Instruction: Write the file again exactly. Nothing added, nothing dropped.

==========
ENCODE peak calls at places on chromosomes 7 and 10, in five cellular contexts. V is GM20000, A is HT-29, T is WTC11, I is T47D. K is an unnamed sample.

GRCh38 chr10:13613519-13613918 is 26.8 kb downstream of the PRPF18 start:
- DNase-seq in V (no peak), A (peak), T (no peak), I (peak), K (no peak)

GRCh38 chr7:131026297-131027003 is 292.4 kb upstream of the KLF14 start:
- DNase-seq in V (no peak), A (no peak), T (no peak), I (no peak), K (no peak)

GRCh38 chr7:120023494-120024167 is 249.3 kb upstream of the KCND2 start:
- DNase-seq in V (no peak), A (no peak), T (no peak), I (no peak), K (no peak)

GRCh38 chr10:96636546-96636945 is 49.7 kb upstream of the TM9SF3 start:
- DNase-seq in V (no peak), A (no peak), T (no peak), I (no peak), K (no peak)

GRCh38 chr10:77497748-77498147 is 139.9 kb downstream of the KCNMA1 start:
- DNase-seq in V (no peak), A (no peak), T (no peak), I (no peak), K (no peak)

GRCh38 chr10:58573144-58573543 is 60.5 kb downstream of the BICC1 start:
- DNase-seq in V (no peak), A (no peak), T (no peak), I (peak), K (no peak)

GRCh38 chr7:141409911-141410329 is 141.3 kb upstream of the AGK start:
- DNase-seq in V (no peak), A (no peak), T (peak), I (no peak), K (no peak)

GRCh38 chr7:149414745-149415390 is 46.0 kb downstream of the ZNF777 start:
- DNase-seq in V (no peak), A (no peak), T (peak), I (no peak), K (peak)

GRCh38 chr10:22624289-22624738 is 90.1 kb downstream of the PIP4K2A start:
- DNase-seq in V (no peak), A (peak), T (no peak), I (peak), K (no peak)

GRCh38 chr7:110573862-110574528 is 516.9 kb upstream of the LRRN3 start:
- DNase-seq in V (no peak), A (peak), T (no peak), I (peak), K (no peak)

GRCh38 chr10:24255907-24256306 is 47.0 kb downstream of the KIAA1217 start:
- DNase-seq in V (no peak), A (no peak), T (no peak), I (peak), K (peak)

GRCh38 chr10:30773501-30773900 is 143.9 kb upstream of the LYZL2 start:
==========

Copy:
ENCODE peak calls at places on chromosomes 7 and 10, in five cellular contexts. V is GM20000, A is HT-29, T is WTC11, I is T47D. K is an unnamed sample.

GRCh38 chr10:13613519-13613918 is 26.8 kb downstream of the PRPF18 start:
- DNase-seq in V (no peak), A (peak), T (no peak), I (peak), K (no peak)

GRCh38 chr7:131026297-131027003 is 292.4 kb upstream of the KLF14 start:
- DNase-seq in V (no peak), A (no peak), T (no peak), I (no peak), K (no peak)

GRCh38 chr7:120023494-120024167 is 249.3 kb upstream of the KCND2 start:
- DNase-seq in V (no peak), A (no peak), T (no peak), I (no peak), K (no peak)

GRCh38 chr10:96636546-96636945 is 49.7 kb upstream of the TM9SF3 start:
- DNase-seq in V (no peak), A (no peak), T (no peak), I (no peak), K (no peak)

GRCh38 chr10:77497748-77498147 is 139.9 kb downstream of the KCNMA1 start:
- DNase-seq in V (no peak), A (no peak), T (no peak), I (no peak), K (no peak)

GRCh38 chr10:58573144-58573543 is 60.5 kb downstream of the BICC1 start:
- DNase-seq in V (no peak), A (no peak), T (no peak), I (peak), K (no peak)

GRCh38 chr7:141409911-141410329 is 141.3 kb upstream of the AGK start:
- DNase-seq in V (no peak), A (no peak), T (peak), I (no peak), K (no peak)

GRCh38 chr7:149414745-149415390 is 46.0 kb downstream of the ZNF777 start:
- DNase-seq in V (no peak), A (no peak), T (peak), I (no peak), K (peak)

GRCh38 chr10:22624289-22624738 is 90.1 kb downstream of the PIP4K2A start:
- DNase-seq in V (no peak), A (peak), T (no peak), I (peak), K (no peak)

GRCh38 chr7:110573862-110574528 is 516.9 kb upstream of the LRRN3 start:
- DNase-seq in V (no peak), A (peak), T (no peak), I (peak), K (no peak)

GRCh38 chr10:24255907-24256306 is 47.0 kb downstream of the KIAA1217 start:
- DNase-seq in V (no peak), A (no peak), T (no peak), I (peak), K (peak)

GRCh38 chr10:30773501-30773900 is 143.9 kb upstream of the LYZL2 start: